1. Enactment of FATCA and signing of IGA
In 2010, USA enacted a law known as “Foreign Account Tax Compliance Act” (FATCA) with the objective of tackling tax evasion through obtaining information in respect of offshore financial accounts maintained by USA residents and citizens. The provisions of FATCA essentially provide for 30% withholding tax on US source payments made to Foreign Financial Institutions unless they enter into an agreement with the Internal Revenue Service (US IRS) to provide information about accounts held with them by USA persons or entities (firms/companies/trusts) controlled by USA persons. Since domestic laws of sovereign countries (including India) may not permit sharing of client confidential information by FIs directly with USA, USA has entered into Inter-Governmental Agreement (IGA) with various countries. The IGA between India and USA was signed on 9th July, 2015. It provides that the Indian FIs will provide necessary information to the Indian tax authorities, which will then be transmitted to USA periodically. Under the IGA, USA will also provide substantial information about Indians having financial assets in USA. The text of the IGA signed between India and USA is available at Appendix A of Guidance Note on FATCA and CRS as updated on 30th November 2016.
2. New Global Standards on Automatic Exchange of Information
To combat the problem of offshore tax evasion and avoidance and stashing of unaccounted money abroad requiring cooperation amongst tax authorities, the G20 and OECD countries working together developed a Common Reporting Standard (CRS) on Automatic Exchange of Information (AEOI). The CRS on AEOI was presented to G20 Leaders in Brisbane on 16th November, 2014. The Hon’ble Prime Minister of India, speaking on the occasion, supported the new global standard as it would be instrumental in getting information about unaccounted money hoarded abroad and in its eventual repatriation. The CRS on AEOI requires the financial institutions of the “source” jurisdiction to collect and report information to their tax authorities about account holders “resident” in other countries, such information having to be transmitted “automatically’on yearly basis. The information to be exchanged relates not only to individuals but also to shell companies and trusts having beneficial ownership or interest in the “resident”countries. Further, the reporting needs to be done for a wide range of financial products, by a wide variety of financial institutions including banks, depository institutions, collective investment vehicles and insurance companies. The Standard is available at Appendix B of Guidance Note on FATCA and CRS as updated on 30th November 2016.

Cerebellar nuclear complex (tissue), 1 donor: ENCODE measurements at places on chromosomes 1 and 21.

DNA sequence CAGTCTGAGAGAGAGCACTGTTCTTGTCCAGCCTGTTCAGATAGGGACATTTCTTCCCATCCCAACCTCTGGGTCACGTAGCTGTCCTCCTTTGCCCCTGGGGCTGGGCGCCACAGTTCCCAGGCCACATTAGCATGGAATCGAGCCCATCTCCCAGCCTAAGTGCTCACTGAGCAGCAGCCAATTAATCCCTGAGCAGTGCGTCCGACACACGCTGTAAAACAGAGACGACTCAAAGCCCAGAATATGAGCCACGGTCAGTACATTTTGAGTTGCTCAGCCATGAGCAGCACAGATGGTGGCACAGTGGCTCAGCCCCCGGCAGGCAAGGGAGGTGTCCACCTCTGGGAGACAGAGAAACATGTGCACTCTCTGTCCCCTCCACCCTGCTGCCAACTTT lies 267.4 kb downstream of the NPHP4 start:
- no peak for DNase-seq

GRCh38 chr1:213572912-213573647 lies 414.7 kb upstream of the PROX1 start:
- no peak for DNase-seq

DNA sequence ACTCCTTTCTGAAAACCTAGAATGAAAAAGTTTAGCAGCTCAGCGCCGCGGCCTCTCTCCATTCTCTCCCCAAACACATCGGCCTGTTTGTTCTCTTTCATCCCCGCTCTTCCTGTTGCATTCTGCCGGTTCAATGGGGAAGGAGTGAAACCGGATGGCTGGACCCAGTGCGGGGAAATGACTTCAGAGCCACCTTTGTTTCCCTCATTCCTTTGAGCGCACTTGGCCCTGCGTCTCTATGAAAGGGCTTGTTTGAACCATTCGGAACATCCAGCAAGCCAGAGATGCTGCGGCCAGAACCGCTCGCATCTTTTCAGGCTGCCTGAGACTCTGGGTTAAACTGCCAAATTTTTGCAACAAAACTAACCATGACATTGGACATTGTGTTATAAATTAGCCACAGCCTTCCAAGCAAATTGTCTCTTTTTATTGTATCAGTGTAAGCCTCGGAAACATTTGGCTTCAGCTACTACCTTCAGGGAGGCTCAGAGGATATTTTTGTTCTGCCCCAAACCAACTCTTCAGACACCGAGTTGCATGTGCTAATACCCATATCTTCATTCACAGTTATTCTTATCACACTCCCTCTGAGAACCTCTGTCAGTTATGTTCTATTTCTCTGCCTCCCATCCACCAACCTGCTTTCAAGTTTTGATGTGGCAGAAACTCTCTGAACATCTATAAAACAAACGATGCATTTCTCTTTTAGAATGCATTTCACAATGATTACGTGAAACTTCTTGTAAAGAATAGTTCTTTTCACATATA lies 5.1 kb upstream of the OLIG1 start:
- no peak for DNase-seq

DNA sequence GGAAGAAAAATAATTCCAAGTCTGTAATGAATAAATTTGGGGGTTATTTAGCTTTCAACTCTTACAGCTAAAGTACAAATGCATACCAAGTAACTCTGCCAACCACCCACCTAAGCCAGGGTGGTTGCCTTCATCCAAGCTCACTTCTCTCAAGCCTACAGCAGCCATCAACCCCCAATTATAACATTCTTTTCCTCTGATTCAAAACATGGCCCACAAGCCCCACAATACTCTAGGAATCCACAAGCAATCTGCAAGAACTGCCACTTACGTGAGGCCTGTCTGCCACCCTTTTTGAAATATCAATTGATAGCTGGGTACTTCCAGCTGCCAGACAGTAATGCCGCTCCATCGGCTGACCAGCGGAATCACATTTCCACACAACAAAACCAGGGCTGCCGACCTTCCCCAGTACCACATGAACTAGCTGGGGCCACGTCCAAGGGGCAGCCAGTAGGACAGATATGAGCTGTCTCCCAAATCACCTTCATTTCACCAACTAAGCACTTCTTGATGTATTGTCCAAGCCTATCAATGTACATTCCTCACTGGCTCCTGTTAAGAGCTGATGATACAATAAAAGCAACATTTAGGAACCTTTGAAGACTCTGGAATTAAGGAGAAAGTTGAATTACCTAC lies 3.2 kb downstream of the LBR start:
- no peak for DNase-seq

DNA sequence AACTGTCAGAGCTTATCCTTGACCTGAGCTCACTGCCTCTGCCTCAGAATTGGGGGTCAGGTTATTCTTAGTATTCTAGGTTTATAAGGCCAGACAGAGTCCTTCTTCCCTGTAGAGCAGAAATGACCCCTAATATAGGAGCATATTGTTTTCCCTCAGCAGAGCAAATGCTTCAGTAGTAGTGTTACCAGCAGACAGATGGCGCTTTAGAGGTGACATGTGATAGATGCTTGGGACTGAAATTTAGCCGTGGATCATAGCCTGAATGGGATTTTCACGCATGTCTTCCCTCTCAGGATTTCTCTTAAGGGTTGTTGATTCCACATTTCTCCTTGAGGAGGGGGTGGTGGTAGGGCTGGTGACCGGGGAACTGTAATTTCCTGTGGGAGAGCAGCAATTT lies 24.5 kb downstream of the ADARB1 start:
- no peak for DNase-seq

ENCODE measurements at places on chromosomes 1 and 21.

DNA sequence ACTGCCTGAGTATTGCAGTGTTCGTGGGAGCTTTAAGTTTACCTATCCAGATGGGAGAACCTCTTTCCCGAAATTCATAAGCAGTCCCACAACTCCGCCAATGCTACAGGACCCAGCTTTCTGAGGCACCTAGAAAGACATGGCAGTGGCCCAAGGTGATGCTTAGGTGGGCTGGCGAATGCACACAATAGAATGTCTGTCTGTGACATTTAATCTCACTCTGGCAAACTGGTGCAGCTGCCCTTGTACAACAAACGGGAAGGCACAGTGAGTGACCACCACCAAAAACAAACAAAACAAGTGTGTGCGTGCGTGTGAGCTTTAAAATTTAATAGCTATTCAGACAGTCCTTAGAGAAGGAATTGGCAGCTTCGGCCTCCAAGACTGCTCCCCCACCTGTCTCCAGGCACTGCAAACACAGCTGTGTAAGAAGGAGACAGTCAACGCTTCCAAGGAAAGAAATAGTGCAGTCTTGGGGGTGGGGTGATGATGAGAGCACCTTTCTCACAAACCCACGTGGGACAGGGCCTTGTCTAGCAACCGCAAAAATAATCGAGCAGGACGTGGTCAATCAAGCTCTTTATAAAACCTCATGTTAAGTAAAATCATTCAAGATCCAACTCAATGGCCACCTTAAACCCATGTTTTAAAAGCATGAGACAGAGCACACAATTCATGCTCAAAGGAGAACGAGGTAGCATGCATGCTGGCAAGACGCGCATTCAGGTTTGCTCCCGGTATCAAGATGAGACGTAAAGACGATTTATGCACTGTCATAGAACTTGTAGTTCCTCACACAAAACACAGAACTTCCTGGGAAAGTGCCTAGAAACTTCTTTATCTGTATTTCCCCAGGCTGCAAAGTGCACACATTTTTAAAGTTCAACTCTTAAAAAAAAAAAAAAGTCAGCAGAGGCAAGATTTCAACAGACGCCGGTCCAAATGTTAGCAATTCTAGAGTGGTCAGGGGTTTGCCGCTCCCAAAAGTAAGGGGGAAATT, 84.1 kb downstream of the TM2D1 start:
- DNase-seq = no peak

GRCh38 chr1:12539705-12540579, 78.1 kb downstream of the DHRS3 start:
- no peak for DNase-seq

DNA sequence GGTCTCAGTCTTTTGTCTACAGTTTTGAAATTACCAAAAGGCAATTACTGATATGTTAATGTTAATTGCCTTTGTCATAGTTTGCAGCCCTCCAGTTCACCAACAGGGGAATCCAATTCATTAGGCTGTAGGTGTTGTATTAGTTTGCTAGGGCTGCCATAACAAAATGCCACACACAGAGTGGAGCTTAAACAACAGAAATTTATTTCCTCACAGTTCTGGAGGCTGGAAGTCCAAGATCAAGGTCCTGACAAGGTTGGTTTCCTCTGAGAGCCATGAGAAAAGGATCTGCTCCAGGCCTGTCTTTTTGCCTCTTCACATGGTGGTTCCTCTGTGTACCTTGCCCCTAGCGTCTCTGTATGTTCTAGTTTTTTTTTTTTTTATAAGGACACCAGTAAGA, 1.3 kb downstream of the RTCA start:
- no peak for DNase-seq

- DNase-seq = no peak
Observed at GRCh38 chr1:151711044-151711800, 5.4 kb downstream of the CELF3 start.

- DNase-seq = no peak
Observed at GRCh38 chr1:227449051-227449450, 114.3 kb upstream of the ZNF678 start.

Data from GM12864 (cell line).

3. Commitment to Implement CRS on AEOI
In keeping with its leadership role in developing the new global standard, India is one of the early adopters of the CRS and has committed to exchange information automatically by 2017. The Government of India has also, on 3rd June, 2015, joined the Multilateral Competent Authority Agreement (MCAA) for exchanging information as per the above timelines. By December, 2015, 98 jurisdictions have committed to exchange information as per the new global standards, 56 of them from 2017 and the balance 39 from 2018. 75 jurisdictions have also joined the MCAA. Table in Annexure A provides a list of the 98 jurisdictions and the time for exchanging information.
4. Steps taken for Implementation of CRS on AEOI and IGA
4.1 In view of our commitment to implement the CRS on AEOI and also the IGA with USA, and with a view to provide information to other countries, necessary legislative changes have been made through Finance (No. 2) Act, 2014, by amending section 285BA of the Income-tax Act, 1961. Income-tax Rules, 1962 were amended vide Notification No. 62 of 2015 dated 7th August, 2015 by inserting Rules 114F to 114H and Form 61B to provide a legal basis for the Reporting Financial Institutions (RFIs) for maintaining and reporting information about the Reportable Accounts. These Rules have been developed in consultation with Regulators and Financial Institutions in order to address their concerns wherever possible. A copy of the Rules from 114F to 114H the Income-tax Rules, 1962, is at Appendix C of Guidance Note on FATCA and CRS as updated on 30th November 2016.
4.2 The important timelines are summarized below:
|Cut-off date prior to which accounts are treated as pre-existing account under FATCA||30.06.20 14|
|Date for considering New Account under FATCA||01.07.2014|
|FATCA came into force in India||3 1.08.2015|
|First reporting (for calendar year 2014) under
|Cut-off date prior to which accounts are treated as Pre-existing account under CRS||31.12.2015|
|Date for considering New Account under CRS||01.01.2016|
|First reporting (for calendar year 2016) under CRS||31.05.2017|
The detailed relevance of the time-lines has been explained later in the guidance note.
5. Overview of the reporting under FATCA and CRS
The compliance related to reporting basically involves the following issues:
a. Who is required to report?
b. What is required to be reported?
c. What is the format and timeline for reporting?
First, an entity needs to find out whether it is a Reporting Financial Institution. Then, Reporting Financial Institution needs to review their financial accounts by applying due diligence procedures to identify whether any of the financial account is a Reportable Account. If any account is identified as a reportable account, then the Reporting Financial Institution shall report the relevant information in Form 61B in respect of the identified reportable account.
The whole process of the reporting can be broken down into small steps and depicted as follows:
Figure: Process of Reporting under FATCA and CRS